Human umbilical cords were collected through the University of Iowa Women's Health Tissue Repository's Maternal Fetal Tissue Bank with consent from the mothers (IRB#200910784). Samples were provided to the investigators in a coded fashion and this work was deemed to not be human subjects research by the University of Iowa IRB (IRB# 201708749). After delivery, samples were placed at 4°C in PBS (Biological Industries, Cat #02-023-1A-24) supplemented with 2% Penicillin-Streptomycin solution (P/S, Biological Industries, Cat #03-031-1B) and 2% Amphotericin B (AmpB, Biological Industries, Cat #03-028-1B). Umbilical cord tissue explants were plated within 48 h of delivery. To begin, the external wall of the cord was sterilized with 70% ethanol and pharmacidal spray (Biological Industries, Cat #IC-110100-05) and placed in sterile PBS. The umbilical cords were then cut into 3 mm cross-sections with a sterile razor and subdivided into 1 mm pieces. Approximately 60 cord pieces were then divided into two dry culture dishes (Corning, Cat #430599), with Wharton's Jelly placed against the plate. Umbilical cord pieces were allowed to adhere for 10–15 min before addition of media. Warm α-minimum essential medium (Biological Industries, Cat #01-042-1A) supplemented with 1% P/S, 2% AmpB, and either 10% FBS (Biological Industries, Cat #04-121-1A-US) or 5% PLTGold Human Platelet Lysate (PLT, Biological Industries, Cat #PLTGOLD100R), was then slowly added before the dishes were placed in a 37°C incubator. Media was subsequently changed every 2–3 days. After 9 days of outgrowth the cord pieces were removed and if the cells were confluent in their colonies the cells were plated as Passage 1 (P1) in T25s. If not confluent after 9 days, media was changed, and the cells were cultured an additional 3 days before plating into T25 flasks. P1 cells were grown to 80% confluence and grown for one additional passage before cryostorage using serum-free cell freezing medium (Biological Industries, Cat #05-065-1A).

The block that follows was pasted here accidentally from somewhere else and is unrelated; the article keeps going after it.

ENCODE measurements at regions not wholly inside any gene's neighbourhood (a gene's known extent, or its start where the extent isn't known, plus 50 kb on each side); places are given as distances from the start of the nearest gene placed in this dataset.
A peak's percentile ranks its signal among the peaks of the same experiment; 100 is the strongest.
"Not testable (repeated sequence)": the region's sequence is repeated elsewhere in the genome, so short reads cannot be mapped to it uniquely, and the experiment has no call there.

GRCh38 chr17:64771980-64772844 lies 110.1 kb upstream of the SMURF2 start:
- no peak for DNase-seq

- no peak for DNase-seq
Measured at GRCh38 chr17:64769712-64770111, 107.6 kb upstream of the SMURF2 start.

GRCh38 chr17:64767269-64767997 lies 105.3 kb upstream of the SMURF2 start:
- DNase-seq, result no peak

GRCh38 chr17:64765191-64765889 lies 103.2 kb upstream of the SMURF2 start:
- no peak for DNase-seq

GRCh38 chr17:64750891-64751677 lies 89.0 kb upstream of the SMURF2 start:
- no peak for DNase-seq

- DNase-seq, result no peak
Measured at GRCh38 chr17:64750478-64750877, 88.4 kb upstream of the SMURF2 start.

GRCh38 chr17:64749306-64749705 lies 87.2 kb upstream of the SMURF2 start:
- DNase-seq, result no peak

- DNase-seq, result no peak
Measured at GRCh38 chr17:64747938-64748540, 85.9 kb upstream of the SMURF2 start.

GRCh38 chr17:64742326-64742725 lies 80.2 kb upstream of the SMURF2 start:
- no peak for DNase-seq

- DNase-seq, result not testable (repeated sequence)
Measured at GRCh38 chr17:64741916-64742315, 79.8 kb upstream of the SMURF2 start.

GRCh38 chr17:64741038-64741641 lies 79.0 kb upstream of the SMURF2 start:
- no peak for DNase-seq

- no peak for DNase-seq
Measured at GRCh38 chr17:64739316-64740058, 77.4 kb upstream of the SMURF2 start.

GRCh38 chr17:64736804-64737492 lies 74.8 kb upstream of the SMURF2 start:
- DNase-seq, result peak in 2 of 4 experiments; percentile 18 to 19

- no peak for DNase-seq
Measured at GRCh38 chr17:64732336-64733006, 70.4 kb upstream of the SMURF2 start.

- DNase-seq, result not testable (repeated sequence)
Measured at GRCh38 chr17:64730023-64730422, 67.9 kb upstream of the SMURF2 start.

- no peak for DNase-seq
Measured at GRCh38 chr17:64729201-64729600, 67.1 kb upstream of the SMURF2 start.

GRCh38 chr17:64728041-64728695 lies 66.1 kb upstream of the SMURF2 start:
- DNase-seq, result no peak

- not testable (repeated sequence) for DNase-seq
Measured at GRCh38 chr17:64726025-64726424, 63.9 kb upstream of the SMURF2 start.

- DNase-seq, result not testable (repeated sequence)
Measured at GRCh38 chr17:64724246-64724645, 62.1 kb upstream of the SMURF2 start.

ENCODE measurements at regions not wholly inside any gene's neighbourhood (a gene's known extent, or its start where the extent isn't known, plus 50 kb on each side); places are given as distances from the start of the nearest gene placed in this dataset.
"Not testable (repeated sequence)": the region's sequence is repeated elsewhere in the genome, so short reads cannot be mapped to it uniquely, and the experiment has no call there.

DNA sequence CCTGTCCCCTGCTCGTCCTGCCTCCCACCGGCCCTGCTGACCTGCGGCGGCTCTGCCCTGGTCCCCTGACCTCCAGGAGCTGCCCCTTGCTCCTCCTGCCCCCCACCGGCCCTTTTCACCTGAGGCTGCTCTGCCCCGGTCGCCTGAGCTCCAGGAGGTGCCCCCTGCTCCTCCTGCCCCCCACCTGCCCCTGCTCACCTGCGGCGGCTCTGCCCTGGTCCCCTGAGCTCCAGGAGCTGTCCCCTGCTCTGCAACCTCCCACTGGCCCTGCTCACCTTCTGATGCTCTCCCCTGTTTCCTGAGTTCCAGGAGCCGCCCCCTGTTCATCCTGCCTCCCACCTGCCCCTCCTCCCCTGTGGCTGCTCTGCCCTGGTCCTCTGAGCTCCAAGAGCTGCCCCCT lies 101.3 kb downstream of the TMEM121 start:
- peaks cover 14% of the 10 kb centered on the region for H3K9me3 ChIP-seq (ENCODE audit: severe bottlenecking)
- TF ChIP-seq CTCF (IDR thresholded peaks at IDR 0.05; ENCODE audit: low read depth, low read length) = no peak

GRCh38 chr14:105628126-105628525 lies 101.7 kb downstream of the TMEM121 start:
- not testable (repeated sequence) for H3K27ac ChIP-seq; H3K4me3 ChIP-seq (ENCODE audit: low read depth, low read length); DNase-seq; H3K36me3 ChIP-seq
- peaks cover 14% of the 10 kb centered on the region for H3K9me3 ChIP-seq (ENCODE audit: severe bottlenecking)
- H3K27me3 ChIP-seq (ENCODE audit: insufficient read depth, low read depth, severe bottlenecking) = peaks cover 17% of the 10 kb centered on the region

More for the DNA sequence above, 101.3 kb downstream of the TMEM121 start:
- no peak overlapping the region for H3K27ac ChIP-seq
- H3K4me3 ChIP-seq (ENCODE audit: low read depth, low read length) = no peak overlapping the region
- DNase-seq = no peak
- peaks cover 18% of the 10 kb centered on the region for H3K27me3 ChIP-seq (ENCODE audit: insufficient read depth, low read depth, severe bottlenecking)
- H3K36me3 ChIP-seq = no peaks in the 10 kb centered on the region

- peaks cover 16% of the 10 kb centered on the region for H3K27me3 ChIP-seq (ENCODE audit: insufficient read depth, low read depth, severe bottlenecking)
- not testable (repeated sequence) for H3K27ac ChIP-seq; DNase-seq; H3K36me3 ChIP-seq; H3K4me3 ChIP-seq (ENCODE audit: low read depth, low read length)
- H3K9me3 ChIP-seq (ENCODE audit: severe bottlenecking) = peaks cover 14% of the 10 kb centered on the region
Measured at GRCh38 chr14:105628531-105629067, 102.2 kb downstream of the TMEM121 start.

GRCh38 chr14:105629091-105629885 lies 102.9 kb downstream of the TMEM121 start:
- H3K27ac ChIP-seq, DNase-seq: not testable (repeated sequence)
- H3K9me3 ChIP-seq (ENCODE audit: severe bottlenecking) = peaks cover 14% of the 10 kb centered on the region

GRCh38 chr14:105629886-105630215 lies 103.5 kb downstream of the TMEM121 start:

ucMSC Expansion and Growth Kinetics

ucMSCs isolated as described above were counted, plated (P1), and grown to 70–90% confluence. Cells were then harvested, counted, plated (P2), and expanded prior to cryopreservation (P3). Population doubling level at each of these splits was calculated using the formula PDL = PDL0+3.322(logP1logP0), where PDL0 is the population doubling level at seeding, P1 is the total cell yield at harvest, and P0 is the initial cell seeding number. Cells harvested immediately after isolation were declared to have an initial PDL of 0. Time to population doubling was calculated from the initial first three cell harvests. Briefly, total cell yields at each harvest were fit using linear regression in GraphPad Prism 7 software and the linear regression equations were used to calculate the average time to population doubling for each MSC preparation.

Post-cryopreservation, MSCs were thawed at 37°C until ~1 mm3 piece of ice remained. The cells were then transferred immediately into the appropriate pre-warmed media condition and allowed to attach overnight. Media was switched to remove cryopreservation media and cells were grown out to 70–90% confluence. Population doublings after cryostorage were calculated as before from the total cell yields after each cell harvest to confirm consistency of growth kinetics in the medias before and after cryopreservation.

BSA Preparation and Palmitate-BSA Conjugation